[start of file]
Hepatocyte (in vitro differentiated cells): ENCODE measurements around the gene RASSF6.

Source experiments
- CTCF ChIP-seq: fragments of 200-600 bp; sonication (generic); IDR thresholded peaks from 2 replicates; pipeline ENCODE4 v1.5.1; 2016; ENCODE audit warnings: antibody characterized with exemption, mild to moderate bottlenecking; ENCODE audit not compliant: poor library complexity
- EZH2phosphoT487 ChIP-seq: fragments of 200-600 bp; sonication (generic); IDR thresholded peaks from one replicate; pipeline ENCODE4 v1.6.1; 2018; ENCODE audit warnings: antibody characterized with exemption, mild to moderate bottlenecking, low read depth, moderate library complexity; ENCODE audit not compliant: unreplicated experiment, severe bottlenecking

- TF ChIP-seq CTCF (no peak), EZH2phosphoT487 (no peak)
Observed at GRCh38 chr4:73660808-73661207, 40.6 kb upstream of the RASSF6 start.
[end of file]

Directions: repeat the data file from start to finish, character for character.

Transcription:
Hepatocyte (in vitro differentiated cells): ENCODE measurements around the gene RASSF6.

Source experiments
- CTCF ChIP-seq: fragments of 200-600 bp; sonication (generic); IDR thresholded peaks from 2 replicates; pipeline ENCODE4 v1.5.1; 2016; ENCODE audit warnings: antibody characterized with exemption, mild to moderate bottlenecking; ENCODE audit not compliant: poor library complexity
- EZH2phosphoT487 ChIP-seq: fragments of 200-600 bp; sonication (generic); IDR thresholded peaks from one replicate; pipeline ENCODE4 v1.6.1; 2018; ENCODE audit warnings: antibody characterized with exemption, mild to moderate bottlenecking, low read depth, moderate library complexity; ENCODE audit not compliant: unreplicated experiment, severe bottlenecking

- TF ChIP-seq CTCF (no peak), EZH2phosphoT487 (no peak)
Observed at GRCh38 chr4:73660808-73661207, 40.6 kb upstream of the RASSF6 start.